Keep The Sign [on Flawed Wednesday]

I have never, until this election, planted candidate signage in my yard. This season, however, Biden signs abounded. Our front yard was a wash of blue.

We opened the blinds the morning after the election was called and our signs were gone. The sign kidnapper left a clear trail through the leaves. We took a drive around the neighborhood and saw that other homes had their signs nabbed. The larger Biden signs had been tipped over or kicked to the ground.

Anger, as the old trope states, is a secondary emotion. Anger is one of the many shades of fear. That someone – or many someones – would, in their anger at an election loss, troll a neighborhood, stomp and steal signs would be laughable except it is akin to the behavior of their candidate, the one that lost. An angry pout. A child breaking toys so others can’t play. Holding the nation hostage.

In my career I worked with many, many schools and learned that a school generally takes on the personality of its principal. Nations are the same. Aggression, thuggery, bullying, lying…generally erasing opposition (“you’re fired”) in a single-direction-loyalty-imperative is the personality of our outgoing populist-principal. His behavior-fractal extends to the smallest cell of the sick red organism he created so it was not a surprise that election signs were stolen or stomped. Would-be bullies following their leader.

As we endure the final pout, a myriad of empty court cases in a frantic attempt to manufacture evidence of voter fraud, all-caps twitter-temper-tantrums, hoarding all the toys so the transition of power is delayed, sycophants-in-suits tumbling over themselves to please the grand-pout, we should perhaps ask the obvious question, ” What are they afraid of?”

They. Them. They are, I suspect, afraid of Us – of what US really implies. They are afraid of progress, an intention to unify. They fear the exposure of science and fact. They are afraid of women in power and a “minority” becoming the majority. They are afraid of people of color. Just as wagon wheel makers shook their fists at auto makers, just as coal barons now sneer at wind power, the boys club stuffs the courts while throwing doubt at a system called democracy. The remaining tools in their box are obstruction and denial.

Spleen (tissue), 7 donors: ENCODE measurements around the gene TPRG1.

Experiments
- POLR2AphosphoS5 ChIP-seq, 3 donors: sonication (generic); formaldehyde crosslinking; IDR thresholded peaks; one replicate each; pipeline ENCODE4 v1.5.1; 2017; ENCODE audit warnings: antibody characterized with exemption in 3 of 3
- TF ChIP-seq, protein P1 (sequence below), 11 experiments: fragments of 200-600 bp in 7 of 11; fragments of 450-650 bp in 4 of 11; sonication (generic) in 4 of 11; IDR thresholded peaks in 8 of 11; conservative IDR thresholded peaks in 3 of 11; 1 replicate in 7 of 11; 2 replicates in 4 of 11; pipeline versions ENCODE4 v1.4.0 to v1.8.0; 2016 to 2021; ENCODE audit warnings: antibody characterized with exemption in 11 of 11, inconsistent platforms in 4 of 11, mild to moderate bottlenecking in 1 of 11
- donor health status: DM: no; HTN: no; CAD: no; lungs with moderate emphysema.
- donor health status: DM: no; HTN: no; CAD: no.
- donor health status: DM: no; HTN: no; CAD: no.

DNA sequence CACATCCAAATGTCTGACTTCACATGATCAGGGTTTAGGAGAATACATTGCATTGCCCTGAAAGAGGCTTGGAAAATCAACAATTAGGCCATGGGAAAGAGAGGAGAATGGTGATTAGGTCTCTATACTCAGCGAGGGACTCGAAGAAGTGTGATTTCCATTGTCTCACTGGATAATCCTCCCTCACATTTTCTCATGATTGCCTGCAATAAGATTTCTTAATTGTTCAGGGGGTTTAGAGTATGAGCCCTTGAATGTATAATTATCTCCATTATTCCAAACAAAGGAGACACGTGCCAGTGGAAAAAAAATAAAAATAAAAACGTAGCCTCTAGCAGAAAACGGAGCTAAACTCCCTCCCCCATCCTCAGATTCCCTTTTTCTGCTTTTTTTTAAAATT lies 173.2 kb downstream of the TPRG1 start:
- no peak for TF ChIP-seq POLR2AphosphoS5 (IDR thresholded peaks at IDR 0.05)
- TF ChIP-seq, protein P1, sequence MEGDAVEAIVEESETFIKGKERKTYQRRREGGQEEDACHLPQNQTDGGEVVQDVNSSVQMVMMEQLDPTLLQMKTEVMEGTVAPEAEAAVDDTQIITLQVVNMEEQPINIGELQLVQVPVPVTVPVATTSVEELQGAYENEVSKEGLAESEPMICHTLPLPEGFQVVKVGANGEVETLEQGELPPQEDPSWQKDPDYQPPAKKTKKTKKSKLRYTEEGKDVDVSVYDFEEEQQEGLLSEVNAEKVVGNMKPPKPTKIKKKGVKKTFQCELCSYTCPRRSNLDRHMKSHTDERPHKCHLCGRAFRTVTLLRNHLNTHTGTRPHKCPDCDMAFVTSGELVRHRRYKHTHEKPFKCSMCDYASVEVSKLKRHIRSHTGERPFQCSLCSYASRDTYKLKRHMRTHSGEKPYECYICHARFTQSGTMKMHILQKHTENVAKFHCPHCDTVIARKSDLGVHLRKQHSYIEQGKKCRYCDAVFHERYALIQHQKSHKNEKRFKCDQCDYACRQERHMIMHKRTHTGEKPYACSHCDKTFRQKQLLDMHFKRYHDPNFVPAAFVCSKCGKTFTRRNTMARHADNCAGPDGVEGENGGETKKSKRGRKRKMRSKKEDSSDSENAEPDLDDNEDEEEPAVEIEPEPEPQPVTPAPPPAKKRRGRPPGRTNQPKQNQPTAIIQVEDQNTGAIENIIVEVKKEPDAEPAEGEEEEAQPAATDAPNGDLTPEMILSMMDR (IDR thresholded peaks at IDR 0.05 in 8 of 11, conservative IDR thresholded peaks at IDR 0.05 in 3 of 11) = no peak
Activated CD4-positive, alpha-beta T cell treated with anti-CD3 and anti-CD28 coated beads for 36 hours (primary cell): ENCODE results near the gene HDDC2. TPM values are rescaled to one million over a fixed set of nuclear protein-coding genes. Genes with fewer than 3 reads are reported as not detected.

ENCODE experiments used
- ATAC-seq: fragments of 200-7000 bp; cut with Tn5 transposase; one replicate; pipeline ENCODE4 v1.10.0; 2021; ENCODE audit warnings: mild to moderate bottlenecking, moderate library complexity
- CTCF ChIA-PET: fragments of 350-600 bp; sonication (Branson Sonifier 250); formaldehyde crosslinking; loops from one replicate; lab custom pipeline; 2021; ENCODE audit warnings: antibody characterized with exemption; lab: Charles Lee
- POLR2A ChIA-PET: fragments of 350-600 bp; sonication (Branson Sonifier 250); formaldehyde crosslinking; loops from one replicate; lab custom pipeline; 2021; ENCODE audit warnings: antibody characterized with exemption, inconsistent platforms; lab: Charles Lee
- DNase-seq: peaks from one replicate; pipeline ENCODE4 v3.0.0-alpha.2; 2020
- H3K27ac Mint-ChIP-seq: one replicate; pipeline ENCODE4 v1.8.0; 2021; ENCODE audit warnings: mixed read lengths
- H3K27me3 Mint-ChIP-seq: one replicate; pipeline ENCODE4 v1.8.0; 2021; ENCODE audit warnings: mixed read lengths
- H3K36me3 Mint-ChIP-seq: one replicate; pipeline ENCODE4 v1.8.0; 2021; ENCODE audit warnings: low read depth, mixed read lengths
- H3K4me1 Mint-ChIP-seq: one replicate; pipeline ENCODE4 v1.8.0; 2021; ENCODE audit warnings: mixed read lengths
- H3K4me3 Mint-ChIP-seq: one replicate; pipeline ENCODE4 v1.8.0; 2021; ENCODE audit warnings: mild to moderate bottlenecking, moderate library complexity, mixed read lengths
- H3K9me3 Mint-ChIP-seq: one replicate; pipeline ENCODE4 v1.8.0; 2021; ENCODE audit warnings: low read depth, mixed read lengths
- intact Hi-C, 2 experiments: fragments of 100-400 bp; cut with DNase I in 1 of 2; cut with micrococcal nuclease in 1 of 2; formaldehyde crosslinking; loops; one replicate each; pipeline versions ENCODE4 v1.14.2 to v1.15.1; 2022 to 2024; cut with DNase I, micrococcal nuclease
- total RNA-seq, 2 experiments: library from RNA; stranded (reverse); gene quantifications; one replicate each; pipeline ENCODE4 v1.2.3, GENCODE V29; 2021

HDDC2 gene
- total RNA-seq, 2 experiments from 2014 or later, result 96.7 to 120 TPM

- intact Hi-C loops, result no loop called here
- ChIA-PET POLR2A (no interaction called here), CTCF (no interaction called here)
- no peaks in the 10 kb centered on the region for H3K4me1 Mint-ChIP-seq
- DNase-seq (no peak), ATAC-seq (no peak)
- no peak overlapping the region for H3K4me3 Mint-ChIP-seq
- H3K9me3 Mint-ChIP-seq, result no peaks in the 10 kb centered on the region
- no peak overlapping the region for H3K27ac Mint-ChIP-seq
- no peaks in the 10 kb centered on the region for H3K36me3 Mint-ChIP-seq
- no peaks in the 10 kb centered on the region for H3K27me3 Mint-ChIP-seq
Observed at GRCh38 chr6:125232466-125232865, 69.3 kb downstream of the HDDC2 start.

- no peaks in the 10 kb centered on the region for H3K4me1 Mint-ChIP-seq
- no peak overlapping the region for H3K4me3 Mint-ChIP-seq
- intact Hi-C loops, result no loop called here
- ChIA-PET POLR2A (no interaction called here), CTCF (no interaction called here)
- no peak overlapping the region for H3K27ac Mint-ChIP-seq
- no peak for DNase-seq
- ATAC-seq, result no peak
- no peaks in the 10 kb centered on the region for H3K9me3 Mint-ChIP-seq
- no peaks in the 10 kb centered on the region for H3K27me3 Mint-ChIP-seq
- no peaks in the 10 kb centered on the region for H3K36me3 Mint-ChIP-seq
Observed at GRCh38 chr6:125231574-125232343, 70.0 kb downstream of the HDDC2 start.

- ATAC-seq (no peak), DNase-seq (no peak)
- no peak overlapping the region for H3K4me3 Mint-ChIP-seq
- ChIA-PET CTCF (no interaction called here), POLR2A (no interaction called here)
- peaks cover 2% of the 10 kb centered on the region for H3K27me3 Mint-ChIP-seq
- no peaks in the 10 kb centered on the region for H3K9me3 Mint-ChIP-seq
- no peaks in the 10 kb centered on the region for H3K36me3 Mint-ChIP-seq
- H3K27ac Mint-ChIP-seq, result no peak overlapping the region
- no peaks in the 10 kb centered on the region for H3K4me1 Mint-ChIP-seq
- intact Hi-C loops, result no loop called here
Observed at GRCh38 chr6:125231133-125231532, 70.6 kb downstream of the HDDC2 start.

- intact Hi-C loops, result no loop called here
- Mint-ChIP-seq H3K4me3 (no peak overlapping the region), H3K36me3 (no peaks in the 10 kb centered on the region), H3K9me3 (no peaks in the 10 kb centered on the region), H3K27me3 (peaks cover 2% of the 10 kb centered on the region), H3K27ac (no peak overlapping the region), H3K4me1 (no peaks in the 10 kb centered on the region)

We are a crossroads nation that is made great because we have to constantly reinvent ourselves. We change. That is our strength when the center ideals hold. The sign-stompers would have us look backward to a Hallmark time that never actually existed. Perhaps out of our recent chaos will emerge an order that finally fulfills the promise and includes all citizens, one that strives to fulfill the democratic ideals of equality rather than remove them. Obstruct them. Deny them. Perhaps.

“They can have the signs,” Kerri said, “as long as they take their guy with them.”

Amen to that.

read Kerri’s blog post about SIGNAGE

Unify

a watercolor from 2003, House On Fire

a watercolor from 2003, House On Fire

Stay with me. I actually have a point.

If ever I teach actors again, or coach people in any endeavor, or communities/businesses seeking betterment, I will only have two things to teach: 1) Grounded-ness and 2) Focus placement on the unifiers. These two concepts are really  one looping concept but for ease and the sake of being understood, I will offer them independent of one another.